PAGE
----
When you’re invited on fancy press trips, like my visit to Dalmore that I filled you in on earlier in the week, there’s a lot of whisky on show. But let’s be honest, you don’t need to hear me drone on about absolutely everything I tasted. So instead, here are my top picks from the trip.
The Dalmore Cigar Malt
The Cigar Malt is one of those whiskies which falls into the “Risen from the Ashes” category. It was discontinued in mid-2009, with uproar ensuing. So (like Cadbury’s Wispa) Dalmore re-introduced it in 2011. As the name suggest, this malt goes extremely well with a cigar, but isn’t essential to its enjoyment. The mix of casks comprises 70% Sherry casks, 20% Bourbon casks and 10% Cabernet Sauvignon casks.
There’s lots of sweetness and spice on the nose, with toffee, caramel and biscuit sitting alongside cinnamon and cardamom. The palate delivers on the nose’s promise, maintaining the balance between sweetness and spice. Robust fruity flavours from the sherry, including marmalade, raisins and currants, also come through. I’ll need to hunt down the recommended Partagas Serie D No. 4 and report back on how they complement each other.
The Dalmore King Alexander III
The King Alex bottling always feels like the pinnacle of Richard Paterson’s time at Dalmore, as it really brings his expertise in wood to the fore. The whisky has been matured in SIX different casks types – ex-bourbon casks, Matusalem oloroso sherry butts, Madeira barrels, Marsala casks, Port pipes and Cabernet Sauvignon wine barriques – before a final marriage to bring all the flavour together. And what flavours!!
The overriding character on the nose, for me, was chocolate orange – combing the richness of chocolate with the zing of orange oil. Like the cigar malt, there’s rich toffee and creamy vanilla fudge, along with a Sherry inspired warmth. This combination of flavours opens out onto the palate, with a chocolatey sweetness to start, followed by lots of dark fruits, including raspberries and blackberries. The spicy warmth flows right across the palate with a burnt sweetness to finish.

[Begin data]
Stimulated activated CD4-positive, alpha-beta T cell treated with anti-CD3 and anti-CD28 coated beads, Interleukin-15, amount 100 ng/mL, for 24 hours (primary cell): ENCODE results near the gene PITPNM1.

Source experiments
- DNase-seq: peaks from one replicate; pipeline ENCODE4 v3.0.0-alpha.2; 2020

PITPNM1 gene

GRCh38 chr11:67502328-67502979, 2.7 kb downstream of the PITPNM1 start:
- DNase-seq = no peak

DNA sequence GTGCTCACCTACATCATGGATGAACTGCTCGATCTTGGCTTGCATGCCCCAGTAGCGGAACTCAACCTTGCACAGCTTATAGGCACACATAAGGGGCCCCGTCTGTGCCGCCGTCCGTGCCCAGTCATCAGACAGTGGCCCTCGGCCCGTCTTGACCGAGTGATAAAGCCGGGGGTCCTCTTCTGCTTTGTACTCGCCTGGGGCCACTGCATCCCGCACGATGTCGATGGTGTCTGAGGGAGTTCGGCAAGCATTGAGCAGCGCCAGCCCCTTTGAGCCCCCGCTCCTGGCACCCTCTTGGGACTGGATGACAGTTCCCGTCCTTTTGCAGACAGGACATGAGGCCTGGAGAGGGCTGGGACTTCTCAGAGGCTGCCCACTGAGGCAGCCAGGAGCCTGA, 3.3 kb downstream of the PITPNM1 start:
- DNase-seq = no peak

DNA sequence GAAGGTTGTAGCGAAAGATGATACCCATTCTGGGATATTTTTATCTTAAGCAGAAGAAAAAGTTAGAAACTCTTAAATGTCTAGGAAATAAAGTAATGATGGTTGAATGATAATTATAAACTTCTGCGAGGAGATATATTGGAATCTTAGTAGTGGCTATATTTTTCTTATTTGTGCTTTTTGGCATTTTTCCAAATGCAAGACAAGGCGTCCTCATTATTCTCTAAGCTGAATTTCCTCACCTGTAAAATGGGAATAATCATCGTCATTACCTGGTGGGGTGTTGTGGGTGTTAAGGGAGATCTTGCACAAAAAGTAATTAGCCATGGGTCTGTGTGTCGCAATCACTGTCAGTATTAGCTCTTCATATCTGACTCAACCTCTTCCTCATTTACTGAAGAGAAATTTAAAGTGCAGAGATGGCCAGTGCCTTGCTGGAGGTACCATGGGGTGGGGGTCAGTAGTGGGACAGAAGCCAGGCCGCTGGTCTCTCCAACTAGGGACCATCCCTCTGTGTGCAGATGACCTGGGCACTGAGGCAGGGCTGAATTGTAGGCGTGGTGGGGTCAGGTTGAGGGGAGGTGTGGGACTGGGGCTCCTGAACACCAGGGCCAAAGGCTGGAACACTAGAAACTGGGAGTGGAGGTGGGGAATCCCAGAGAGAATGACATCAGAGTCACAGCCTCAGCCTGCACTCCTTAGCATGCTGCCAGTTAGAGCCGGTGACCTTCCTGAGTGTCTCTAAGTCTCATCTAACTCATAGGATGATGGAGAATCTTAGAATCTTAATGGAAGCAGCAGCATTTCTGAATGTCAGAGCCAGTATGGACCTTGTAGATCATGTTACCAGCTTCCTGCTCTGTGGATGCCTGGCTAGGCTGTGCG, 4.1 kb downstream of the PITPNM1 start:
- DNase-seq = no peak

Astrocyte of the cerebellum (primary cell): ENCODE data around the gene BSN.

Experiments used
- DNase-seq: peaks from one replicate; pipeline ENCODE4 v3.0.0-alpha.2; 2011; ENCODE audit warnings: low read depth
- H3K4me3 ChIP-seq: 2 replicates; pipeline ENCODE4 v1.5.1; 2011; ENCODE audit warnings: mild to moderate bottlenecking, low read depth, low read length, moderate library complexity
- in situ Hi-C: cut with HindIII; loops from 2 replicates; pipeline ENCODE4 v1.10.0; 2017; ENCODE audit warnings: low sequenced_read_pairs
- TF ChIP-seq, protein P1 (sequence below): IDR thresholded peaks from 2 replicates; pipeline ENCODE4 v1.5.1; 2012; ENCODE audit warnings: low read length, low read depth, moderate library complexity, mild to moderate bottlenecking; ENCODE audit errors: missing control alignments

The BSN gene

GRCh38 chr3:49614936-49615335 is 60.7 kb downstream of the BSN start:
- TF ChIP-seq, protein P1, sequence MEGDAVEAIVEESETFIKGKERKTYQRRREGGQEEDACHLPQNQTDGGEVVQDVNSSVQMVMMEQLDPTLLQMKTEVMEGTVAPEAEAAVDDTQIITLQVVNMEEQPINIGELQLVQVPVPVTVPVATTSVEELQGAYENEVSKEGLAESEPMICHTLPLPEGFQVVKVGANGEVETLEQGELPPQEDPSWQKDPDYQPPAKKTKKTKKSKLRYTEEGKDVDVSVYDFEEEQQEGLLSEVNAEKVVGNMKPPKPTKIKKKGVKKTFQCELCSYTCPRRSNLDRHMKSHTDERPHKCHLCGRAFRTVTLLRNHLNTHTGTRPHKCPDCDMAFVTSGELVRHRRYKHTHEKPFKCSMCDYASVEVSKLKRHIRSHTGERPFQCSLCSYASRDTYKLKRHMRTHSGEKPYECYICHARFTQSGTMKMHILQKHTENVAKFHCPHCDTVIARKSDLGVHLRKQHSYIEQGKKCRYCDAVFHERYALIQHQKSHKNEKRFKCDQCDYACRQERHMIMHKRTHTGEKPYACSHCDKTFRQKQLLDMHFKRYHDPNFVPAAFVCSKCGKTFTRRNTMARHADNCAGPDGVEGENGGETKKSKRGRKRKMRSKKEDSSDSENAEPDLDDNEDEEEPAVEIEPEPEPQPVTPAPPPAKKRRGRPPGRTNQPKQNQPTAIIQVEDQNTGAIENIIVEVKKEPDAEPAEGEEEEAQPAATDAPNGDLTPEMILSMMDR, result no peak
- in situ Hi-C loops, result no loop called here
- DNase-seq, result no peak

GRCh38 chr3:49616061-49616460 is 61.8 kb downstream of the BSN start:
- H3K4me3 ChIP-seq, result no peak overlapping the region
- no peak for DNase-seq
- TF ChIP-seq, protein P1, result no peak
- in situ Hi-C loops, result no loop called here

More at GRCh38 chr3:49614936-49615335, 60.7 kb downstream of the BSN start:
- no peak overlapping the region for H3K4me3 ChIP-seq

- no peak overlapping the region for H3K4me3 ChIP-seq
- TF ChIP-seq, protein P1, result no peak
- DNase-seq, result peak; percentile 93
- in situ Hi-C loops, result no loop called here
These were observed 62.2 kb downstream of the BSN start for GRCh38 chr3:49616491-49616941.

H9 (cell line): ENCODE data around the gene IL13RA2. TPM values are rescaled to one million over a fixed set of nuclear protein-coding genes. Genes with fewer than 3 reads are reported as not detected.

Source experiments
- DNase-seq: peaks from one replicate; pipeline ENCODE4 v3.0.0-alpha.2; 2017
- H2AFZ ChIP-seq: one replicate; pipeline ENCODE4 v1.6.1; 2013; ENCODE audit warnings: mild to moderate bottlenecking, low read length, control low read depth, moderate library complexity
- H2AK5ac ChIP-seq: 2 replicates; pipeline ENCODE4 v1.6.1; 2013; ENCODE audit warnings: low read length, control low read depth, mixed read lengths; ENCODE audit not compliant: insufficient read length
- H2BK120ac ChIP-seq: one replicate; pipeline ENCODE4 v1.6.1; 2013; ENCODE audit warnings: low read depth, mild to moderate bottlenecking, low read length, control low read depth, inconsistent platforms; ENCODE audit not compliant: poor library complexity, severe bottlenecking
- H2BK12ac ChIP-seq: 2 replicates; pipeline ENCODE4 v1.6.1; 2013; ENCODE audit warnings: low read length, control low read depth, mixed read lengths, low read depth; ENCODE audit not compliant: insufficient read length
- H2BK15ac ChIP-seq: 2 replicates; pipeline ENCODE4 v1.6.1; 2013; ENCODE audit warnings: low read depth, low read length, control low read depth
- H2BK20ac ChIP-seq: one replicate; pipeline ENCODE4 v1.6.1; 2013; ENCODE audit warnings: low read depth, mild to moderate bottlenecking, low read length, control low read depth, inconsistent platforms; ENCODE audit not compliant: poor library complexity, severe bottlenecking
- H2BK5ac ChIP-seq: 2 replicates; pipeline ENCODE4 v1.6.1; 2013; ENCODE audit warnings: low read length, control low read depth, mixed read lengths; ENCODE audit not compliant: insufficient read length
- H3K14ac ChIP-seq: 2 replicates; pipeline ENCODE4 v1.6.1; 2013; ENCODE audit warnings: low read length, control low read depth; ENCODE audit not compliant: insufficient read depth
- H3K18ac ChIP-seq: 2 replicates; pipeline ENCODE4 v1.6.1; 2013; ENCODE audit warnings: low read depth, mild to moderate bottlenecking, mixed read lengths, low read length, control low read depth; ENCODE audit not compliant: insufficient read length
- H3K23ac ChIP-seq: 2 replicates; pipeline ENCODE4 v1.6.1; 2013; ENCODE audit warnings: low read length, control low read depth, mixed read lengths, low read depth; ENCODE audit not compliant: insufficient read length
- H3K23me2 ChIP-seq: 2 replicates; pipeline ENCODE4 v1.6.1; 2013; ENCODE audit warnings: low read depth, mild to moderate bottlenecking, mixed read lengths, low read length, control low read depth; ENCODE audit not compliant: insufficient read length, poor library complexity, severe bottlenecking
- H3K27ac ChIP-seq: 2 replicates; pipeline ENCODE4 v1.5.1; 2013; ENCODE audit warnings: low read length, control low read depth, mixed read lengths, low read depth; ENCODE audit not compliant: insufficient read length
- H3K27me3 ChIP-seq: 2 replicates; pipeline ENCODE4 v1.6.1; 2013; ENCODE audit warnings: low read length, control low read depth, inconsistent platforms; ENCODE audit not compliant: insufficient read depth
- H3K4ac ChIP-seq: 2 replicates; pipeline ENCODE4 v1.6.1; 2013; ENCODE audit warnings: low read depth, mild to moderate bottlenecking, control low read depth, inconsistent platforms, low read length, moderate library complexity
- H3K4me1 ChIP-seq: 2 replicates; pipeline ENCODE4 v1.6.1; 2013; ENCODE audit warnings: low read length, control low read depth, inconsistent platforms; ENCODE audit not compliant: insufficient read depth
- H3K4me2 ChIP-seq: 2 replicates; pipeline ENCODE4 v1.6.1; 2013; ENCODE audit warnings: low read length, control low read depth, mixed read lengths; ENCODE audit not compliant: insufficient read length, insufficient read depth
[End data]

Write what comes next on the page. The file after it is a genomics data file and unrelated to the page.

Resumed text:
After dinner back at our accommodation, we had the once-in-a-lifetime chance to taste The Dalmore 50 Year Old. This was launched at the tail end of last year to commemorate Richard Paterson’s 50 years in the whisky industry. The limited edition has been aged in American white oak, Matusalem oloroso Sherry casks from the González Byass bodega and colheita Port pipes from the Douro region of Portugal, before being finished for 50 days in Henri Giraud Champagne casks.
And to keep the 50 theme going, it comes with a price tag of £50,000!!! I’m not going to get bogged down in the details of this, suffice to say, it was fantastic. You might think this has something to do with the price tag, but I’ve tasted whiskies of this age and older since I first set up this blog, and none of them have come anyway near that quality of spirit demonstrated here.
For more information about visiting Dalmore Distillery, hop on over to its website. My trip was organised and paid for by Dalmore.